Facelift for businesses
The planned remodel and upgrade of the Susanville Taco Bell at 2990 Main St. includes an update for the existing stucco exterior, new signs and awnings, a softer color pallet for the interior, and a new parapet to replace the existing mansard roof.
According to DeClerck Enterprises of Yreka, the agency that represents the restaurant, any new lighting will include full cut-off fixtures to protect the Susanville night sky.
Building signage will be replaced, though specifications for this aspect of the remodel will be submitted separate from this initial review, said City of Susanville Community Development Director Bill Nebeker.
The design of the project appears to be appropriate for the area and will compliment the upgraded look of the Safeway Store located in the same shopping plaza, said Nebeker.
Another approved project to affect the appearance of Main Street is the update of Jackson’s Service Center at 2000 Main St.
The proposed changes stem from the service station’s transition from an independent to a branded station, due to lower costs for fuel prices associated with a branded location, said Nebeker.
Changes include a new canopy over the main gas dispenser island and over the secondary dispensers, as well as an updated 15-foot freestanding sign to replace the current sign.
Current site regulations for the sign require a 12-foot setback and placement in a landscaped area, which would be impractical, said Nebeker, as such a configuration would block the main drive isle.
A use permit was approved to have the sign located on the property line, as long as there are no encroachments onto the sidewalk.
A request submitted by T-mobile USA to erect an 85-foot tall monopole for cellular facilities was also approved at the meeting.
The pole will replace an existing 70-foot wooden field light pole at Memorial Park baseball field with a new weathering steel monopole. The steel pole will accommodate outdoor lights for the field, and antennas for cellular service, said T-mobile representative Tim Miller.
“It is hard to put a cell tower in Susanville to meet the needs of the citizens without it being an eyesore,” said Miller.
“Not only is this a way to provide that tower, but it is also a way for us to give back to local parks and recreation,” said Miller, adding that cellular companies have been utilizing this method for many years in parks across the country because of the ability to make the most of existing structures.
T-mobile has entered into a long-term lease with the city of Susanville for the 12-foot by 35-foot area surrounding the pole, said Nebeker. If T-mobile abides by the terms of the lease, it could be extended for up to 30 years. All lease payments will be dedicated to future park improvements.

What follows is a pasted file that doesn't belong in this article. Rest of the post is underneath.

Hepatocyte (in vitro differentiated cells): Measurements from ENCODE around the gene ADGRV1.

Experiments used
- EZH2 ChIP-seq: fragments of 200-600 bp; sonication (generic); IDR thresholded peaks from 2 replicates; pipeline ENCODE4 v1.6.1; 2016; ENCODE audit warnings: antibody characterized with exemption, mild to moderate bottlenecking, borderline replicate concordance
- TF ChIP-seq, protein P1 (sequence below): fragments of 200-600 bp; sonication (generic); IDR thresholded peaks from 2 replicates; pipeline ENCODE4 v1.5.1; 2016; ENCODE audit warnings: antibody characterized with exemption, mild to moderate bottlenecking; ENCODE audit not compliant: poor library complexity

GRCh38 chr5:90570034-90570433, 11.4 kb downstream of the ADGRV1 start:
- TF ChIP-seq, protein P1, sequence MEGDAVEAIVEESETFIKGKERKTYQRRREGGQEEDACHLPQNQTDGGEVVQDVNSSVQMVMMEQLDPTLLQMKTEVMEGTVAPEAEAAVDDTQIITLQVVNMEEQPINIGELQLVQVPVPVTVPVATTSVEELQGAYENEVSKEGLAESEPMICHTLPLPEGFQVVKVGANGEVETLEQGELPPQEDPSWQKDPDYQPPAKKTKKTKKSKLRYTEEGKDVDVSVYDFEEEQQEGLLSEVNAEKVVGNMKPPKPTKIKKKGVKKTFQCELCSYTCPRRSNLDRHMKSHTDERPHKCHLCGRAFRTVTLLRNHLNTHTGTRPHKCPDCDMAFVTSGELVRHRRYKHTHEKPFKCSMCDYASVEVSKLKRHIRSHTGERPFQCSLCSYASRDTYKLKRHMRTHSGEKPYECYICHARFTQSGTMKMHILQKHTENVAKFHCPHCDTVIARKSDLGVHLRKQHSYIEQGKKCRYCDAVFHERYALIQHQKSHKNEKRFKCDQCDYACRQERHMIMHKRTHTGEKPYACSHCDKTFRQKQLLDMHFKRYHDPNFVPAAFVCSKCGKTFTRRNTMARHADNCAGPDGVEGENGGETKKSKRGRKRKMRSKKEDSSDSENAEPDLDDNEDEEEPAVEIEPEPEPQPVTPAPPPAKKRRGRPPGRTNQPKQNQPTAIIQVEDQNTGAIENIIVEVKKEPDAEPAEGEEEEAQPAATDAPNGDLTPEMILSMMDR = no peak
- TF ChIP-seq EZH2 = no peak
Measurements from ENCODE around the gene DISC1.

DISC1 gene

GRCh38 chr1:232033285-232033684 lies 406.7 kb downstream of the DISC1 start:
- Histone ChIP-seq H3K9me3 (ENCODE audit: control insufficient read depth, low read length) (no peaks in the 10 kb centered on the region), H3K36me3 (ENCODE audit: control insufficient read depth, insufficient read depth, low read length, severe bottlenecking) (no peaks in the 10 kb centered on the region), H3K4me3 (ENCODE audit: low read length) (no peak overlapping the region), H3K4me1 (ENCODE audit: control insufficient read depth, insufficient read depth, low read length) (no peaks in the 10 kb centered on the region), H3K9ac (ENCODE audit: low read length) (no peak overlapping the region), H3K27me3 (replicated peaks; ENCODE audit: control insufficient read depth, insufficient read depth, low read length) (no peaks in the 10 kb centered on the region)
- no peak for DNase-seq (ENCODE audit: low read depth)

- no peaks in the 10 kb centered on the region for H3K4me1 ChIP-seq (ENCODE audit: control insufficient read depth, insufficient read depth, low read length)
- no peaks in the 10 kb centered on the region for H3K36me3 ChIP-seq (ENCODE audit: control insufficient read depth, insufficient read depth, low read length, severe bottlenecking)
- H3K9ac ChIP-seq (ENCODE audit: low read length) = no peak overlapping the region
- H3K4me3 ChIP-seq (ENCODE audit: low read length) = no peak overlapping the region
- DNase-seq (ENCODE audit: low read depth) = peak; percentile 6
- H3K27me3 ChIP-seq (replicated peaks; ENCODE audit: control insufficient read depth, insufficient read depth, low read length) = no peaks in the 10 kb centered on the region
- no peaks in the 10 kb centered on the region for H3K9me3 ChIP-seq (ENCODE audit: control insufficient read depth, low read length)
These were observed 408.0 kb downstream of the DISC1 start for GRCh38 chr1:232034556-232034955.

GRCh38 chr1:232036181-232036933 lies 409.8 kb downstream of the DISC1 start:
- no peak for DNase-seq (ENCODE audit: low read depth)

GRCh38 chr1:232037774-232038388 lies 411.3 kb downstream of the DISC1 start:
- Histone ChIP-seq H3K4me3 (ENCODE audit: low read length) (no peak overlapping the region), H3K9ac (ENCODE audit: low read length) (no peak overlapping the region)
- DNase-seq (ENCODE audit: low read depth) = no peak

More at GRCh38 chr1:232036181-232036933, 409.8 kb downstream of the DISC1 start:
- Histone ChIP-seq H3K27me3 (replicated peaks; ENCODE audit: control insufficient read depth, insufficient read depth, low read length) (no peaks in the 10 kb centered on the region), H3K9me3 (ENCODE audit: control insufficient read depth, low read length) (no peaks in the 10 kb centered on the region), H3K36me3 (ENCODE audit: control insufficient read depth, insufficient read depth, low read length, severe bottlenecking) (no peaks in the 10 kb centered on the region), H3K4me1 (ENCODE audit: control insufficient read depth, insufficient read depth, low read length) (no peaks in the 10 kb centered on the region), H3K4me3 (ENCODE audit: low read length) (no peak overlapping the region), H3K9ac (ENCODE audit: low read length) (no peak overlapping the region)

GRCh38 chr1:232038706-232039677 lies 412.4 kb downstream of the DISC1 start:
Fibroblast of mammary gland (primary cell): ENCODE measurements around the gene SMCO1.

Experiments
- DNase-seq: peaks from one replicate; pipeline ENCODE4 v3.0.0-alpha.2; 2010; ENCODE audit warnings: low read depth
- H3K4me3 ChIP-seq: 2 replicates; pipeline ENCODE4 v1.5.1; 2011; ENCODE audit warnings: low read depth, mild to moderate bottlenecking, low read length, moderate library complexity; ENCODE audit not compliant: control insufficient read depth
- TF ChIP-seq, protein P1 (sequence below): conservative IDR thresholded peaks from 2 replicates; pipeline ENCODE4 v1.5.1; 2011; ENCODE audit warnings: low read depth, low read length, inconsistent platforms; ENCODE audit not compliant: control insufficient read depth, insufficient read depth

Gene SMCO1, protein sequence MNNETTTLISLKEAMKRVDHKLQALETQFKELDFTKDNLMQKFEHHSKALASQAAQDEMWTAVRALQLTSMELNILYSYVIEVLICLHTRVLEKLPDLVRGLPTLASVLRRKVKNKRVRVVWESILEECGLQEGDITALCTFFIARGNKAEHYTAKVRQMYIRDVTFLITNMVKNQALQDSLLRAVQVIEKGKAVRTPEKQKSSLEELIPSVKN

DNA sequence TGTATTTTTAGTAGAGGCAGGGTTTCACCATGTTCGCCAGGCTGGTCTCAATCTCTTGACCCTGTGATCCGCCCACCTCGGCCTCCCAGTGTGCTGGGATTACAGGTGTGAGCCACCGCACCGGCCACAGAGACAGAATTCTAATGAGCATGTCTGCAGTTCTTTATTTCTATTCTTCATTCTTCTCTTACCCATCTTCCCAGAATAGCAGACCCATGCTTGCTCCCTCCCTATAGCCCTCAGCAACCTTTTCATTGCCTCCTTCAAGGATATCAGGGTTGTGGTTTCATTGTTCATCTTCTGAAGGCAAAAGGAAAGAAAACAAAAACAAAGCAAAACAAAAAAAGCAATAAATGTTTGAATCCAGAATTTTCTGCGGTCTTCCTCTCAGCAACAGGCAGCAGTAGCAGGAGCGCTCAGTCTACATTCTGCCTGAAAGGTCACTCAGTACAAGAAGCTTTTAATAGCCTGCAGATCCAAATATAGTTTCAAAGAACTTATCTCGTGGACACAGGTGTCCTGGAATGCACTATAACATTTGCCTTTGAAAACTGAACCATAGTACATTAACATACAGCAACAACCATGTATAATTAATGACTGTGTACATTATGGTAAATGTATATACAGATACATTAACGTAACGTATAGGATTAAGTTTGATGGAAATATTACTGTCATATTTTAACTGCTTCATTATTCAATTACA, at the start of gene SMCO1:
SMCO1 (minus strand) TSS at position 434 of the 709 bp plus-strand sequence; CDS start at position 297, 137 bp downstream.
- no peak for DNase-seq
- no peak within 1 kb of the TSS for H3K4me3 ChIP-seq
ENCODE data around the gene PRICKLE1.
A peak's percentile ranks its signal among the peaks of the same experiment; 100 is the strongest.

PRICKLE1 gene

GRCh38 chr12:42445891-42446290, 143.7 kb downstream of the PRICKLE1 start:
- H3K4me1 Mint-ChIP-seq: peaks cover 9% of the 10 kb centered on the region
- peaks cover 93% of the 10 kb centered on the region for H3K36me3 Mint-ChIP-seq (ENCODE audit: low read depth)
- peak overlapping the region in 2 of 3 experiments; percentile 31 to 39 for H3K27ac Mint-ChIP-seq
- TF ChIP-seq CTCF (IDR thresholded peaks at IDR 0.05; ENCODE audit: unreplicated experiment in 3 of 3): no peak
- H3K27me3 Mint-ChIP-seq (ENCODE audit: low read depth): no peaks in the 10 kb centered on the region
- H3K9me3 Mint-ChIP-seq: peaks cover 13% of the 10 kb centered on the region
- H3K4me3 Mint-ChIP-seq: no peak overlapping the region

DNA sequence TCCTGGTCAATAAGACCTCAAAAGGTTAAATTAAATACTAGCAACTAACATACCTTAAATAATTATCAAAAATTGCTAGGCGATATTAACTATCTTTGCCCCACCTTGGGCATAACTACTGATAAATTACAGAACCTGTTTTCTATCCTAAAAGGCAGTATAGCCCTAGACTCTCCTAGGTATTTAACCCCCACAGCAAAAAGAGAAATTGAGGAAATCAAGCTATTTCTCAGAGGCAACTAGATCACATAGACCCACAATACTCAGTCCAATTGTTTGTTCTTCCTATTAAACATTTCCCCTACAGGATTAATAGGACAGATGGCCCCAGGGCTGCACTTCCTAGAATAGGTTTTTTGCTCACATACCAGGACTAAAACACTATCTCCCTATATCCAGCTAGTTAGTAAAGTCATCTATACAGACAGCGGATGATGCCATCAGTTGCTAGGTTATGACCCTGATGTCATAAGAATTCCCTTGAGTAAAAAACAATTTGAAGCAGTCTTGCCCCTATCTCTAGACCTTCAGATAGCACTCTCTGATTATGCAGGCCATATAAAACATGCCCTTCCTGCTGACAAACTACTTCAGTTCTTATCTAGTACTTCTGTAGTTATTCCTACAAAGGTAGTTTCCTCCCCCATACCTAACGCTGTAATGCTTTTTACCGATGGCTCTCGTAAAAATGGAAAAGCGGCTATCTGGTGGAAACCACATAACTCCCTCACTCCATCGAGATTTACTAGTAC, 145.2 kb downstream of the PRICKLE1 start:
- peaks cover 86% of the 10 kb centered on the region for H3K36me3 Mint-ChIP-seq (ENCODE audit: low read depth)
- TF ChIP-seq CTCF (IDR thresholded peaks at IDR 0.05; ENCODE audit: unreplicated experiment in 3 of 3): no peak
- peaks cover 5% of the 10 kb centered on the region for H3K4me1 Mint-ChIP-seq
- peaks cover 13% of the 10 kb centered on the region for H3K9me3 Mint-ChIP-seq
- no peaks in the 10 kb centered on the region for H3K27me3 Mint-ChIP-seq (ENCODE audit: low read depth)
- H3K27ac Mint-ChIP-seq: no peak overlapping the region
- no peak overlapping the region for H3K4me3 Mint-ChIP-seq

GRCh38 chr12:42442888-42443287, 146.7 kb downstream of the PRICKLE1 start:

According to Miller, the weathering steel pole will go thru a natural rusting process that will make the pole blend in with the surrounding wooden poles and trees. In addition, he said, a weathering pole will require less maintenance in the long term.
Maintenance of the pole will be the responsibility of both the city and T-mobile, said Miller. T-mobile will provide all future maintenance costs, but requested the city assist by contacting T-mobile if a need for maintenance should bypass the company technicians who will inspect the pole every four to six weeks.
All mounting hardware, coax cables and antennas of any kind will be painted a flat dark brown to blend in with the surroundings.
Outdoor radio cabinets will also be placed on a slab inside the fenced area at the base of the pole.
After some board members expressed concern over safety, Miller explained that for every four feet the pole is raised in the air, it is also bored an additional one foot into the ground, which stabilizes the pole and eliminates safety issues of the pole toppling.
In addition, said Miller, the pole will be fenced in to help prevent baseballs from falling near the equipment or pole.
“We are under many state and federal regulations,” said Miller.
“Every cell phone site has to meet specific wind, ice and snow loads to be deemed safe, and you can be assured that all safety precautions have been taken,” he said.
T-mobile looks to complete the project by the end of the year, said Miller.
An architectural and site plan review for a proposed 7,050 square foot office and retail building on Riverside Drive was also approved.
The project, proposed by Kirack Construction Company, will be built in the land parcel between the existing Bureau of Land Management building and the hospice medical office building.
The new construction will help provide more jobs and industry to the area, said Michael Kirack, owner of Kirack Construction.
The resolution was approved, pending conditions outlined by the commission, including consideration for easements that may need to be obtained for joint use or common utilities, and that an existing propane tank is removed, in accordance with California Fire Code.
Several recommendations from the Lahontan Region of the California Regional Water Quality board will need to be met, and the project will be in accordance with the city’s requirement that no new discharges into the Susan River are allowed, said Nebeker.
The next meeting of the Planning Commission is to be announced, said Nebeker, and is subject to take place in accordance with future proposed projects.
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